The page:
The Romanian Cultural Institute in New York and the Facets Cinémathèque are proud to present the first Chicago retrospective on the cinema of Lucian Pintilie, a Romanian-born director whose career in theater, opera, film and television provided international recognition. One of Europe's finest filmmakers, his work has explored questions of tyranny and remorse—often relating directly or allegorically to the history of his own country. His work also evokes the remembrance of the tolerant and cosmopolitan nature of his hometown, a German village within Southern Bessarabia which he describes as a halcyon polyglot and multicultural community, a key detail which has informed his body of work. He fled Romania in the 70s, and returned to his home country following the end of communism, and then made extraordinary films about life and its absurdities, beginning with The Oak (1992) and continuing with such acclaimed films as Afternoon of a Torturer (2001) and Niki and Flo (2003), "a mordant almost-comedy that represents a bridge—and also a battle—between the old Romania and the new." (A. O. Scott, The New York Times) As Pintilie has observed about his own work, "What is the survival strategy of a community in a state of perpetual catastrophe?... And when does making fun—the assumed irresponsibility, the dark humor that we, Romanians, are so proud of—stop being an impenetrable shield? This is the number one matter in all my movies." He has been both a prolific auteur and a supporter of a new generation of filmmakers. This complete retrospective of 10 films concludes with the artist's most recent work, the short film Tertium non datur (2005).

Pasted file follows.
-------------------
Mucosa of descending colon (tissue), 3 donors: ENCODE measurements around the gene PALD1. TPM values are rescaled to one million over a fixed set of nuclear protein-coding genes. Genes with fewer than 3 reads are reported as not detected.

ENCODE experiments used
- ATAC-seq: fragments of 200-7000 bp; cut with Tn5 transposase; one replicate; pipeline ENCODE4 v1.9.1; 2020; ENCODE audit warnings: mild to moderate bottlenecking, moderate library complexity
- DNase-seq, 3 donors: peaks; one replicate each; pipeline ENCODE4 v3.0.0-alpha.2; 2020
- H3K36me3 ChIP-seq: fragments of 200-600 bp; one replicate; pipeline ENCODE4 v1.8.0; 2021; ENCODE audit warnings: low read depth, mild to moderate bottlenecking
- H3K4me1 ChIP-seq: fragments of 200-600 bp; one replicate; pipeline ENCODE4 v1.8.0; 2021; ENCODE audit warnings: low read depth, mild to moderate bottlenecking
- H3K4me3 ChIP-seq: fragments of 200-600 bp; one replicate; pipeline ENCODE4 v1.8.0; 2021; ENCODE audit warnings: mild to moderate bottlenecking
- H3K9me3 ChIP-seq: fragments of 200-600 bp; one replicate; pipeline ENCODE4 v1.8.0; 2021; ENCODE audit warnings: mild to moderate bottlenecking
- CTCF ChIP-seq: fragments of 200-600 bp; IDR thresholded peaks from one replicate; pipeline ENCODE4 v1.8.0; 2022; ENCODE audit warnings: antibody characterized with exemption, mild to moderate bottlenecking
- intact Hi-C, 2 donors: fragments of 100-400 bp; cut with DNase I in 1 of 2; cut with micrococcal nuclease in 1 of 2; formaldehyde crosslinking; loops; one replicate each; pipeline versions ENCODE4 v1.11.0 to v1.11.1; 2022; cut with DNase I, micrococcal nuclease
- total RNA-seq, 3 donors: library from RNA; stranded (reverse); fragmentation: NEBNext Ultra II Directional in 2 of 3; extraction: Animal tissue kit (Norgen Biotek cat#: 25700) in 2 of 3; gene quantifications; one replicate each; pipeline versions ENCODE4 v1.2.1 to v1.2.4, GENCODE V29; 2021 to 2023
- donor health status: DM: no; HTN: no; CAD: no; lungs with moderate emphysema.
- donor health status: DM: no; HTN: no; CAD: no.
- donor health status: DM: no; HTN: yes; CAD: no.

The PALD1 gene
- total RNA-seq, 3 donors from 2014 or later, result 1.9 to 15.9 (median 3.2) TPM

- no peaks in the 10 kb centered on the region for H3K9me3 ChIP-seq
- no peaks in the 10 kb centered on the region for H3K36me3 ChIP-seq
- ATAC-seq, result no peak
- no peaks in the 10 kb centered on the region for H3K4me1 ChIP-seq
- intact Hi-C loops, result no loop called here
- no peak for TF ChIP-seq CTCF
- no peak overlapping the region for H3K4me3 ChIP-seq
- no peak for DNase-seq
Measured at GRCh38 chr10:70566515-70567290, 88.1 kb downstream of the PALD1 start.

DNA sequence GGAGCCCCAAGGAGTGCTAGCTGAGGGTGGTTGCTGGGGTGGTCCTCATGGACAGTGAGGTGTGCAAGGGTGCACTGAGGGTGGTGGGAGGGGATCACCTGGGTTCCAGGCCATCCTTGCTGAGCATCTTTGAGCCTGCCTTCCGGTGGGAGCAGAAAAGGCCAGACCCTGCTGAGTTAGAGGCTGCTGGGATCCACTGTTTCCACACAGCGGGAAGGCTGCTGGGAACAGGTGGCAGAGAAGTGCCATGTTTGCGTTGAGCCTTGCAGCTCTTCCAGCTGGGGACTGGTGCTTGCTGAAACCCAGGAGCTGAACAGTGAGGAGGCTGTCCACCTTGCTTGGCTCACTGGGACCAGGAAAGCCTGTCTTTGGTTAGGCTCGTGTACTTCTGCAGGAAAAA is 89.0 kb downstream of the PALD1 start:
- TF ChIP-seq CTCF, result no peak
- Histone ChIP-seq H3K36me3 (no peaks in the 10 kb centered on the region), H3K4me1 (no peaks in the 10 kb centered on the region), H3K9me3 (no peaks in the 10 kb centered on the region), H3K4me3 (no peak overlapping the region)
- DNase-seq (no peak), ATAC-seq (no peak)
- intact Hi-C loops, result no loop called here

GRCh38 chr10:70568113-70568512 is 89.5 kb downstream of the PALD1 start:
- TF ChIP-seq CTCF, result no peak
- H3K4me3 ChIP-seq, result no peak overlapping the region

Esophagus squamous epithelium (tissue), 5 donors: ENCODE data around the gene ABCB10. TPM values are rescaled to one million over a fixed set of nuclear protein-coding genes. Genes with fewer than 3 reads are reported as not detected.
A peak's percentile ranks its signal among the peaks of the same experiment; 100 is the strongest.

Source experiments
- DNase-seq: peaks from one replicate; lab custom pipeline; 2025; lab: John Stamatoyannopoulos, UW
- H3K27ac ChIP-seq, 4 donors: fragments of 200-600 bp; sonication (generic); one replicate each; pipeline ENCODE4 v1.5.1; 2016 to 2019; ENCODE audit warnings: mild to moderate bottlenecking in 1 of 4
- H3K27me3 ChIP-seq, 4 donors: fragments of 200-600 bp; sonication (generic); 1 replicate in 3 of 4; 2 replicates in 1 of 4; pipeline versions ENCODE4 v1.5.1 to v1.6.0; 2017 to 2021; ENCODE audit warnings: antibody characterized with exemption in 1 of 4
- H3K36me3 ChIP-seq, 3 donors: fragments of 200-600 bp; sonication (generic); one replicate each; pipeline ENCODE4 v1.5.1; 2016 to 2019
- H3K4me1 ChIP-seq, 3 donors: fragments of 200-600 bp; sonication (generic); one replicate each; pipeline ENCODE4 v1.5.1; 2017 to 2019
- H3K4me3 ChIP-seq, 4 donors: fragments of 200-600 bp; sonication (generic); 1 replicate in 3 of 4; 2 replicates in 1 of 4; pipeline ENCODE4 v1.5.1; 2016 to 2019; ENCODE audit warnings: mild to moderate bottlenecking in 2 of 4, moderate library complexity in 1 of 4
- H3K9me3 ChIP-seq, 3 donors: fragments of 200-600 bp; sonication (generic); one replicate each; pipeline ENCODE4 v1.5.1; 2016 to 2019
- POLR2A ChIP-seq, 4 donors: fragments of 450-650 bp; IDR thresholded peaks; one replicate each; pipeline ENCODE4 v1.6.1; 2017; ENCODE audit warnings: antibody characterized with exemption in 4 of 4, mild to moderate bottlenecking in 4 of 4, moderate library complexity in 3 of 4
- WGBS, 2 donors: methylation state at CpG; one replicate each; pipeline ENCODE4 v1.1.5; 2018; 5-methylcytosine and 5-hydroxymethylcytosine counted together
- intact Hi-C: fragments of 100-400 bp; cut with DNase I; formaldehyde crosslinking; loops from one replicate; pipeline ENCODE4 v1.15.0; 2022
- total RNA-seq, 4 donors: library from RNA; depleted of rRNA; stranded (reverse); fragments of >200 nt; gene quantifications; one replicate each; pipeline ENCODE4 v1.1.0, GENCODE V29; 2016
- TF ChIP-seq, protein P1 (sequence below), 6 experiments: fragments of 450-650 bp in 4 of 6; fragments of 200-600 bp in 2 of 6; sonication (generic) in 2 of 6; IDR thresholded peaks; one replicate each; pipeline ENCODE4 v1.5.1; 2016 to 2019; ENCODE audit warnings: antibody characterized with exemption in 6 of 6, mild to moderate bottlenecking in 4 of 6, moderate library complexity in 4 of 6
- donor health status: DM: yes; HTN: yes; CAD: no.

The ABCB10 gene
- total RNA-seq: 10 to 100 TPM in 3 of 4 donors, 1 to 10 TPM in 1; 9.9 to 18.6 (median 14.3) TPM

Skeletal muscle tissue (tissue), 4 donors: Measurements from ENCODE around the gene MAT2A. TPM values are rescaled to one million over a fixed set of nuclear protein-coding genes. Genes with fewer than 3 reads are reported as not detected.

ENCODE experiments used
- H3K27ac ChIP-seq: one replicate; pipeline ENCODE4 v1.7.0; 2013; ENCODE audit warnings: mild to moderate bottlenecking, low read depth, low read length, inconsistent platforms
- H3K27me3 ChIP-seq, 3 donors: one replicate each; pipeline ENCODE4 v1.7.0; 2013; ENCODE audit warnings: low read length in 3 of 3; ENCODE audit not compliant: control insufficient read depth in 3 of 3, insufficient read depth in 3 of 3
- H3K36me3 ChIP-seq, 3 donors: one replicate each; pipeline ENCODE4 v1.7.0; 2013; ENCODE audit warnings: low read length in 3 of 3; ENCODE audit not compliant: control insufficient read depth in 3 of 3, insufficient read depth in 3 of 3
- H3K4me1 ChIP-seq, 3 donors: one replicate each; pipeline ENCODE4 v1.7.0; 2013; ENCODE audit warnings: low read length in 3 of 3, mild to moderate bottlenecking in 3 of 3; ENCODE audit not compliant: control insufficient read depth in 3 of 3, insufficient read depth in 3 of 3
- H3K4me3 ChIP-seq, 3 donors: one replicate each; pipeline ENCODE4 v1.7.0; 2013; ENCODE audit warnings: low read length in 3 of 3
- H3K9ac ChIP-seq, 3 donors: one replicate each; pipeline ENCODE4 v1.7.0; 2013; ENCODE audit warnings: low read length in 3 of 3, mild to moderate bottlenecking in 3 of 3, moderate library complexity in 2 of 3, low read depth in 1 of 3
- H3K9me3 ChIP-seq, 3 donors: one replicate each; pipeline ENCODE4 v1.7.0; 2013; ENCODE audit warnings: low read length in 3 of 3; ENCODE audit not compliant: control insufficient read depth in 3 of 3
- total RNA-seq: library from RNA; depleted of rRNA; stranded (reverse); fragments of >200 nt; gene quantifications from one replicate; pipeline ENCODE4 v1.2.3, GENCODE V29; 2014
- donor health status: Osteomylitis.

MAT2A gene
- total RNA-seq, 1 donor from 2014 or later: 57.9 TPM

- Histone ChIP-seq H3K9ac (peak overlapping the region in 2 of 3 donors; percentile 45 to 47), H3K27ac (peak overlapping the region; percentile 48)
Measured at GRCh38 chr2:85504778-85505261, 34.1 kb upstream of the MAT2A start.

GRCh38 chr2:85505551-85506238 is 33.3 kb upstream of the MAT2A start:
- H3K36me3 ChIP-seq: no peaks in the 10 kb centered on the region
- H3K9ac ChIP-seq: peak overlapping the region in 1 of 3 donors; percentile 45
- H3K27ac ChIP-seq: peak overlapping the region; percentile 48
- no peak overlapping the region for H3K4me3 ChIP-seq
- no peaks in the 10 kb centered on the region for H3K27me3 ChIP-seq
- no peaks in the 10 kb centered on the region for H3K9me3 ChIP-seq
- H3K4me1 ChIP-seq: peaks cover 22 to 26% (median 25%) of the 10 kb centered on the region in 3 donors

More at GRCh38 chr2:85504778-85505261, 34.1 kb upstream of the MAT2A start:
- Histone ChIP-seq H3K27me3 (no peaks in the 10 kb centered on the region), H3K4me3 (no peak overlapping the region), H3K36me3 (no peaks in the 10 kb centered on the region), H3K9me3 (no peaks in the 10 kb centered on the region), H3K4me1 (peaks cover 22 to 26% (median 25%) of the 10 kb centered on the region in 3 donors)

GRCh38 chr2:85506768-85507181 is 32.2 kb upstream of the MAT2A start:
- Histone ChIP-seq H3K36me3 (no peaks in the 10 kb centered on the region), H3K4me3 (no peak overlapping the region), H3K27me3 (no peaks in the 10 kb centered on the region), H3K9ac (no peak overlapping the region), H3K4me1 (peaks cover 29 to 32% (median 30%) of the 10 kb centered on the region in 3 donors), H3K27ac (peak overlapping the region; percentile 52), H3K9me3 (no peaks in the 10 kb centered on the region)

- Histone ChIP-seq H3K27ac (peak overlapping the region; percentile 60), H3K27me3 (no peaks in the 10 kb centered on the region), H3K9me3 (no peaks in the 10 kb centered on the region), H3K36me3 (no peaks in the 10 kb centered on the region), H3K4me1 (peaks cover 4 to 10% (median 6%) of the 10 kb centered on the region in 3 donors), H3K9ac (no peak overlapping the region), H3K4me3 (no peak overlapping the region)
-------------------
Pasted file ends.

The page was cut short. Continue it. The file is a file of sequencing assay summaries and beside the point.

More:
All the prints come from the Romanian National Film Center in Bucharest.
This program had its U.S. Premiere on March 1-12, 2012 at the Museum of Modern Art in New York (organized by Laurence Kardish, Senior Curator, Department of Film), presented in association with the Romanian Cultural Institute in New York, and in collaboration with the Romanian Film Festival in New York and the Romanian National Film Center. With the support of Transilvania International Film Festival and Mihai Chirilov.
For more information on films playing in the Cinémathèque, please call 773-281-4114.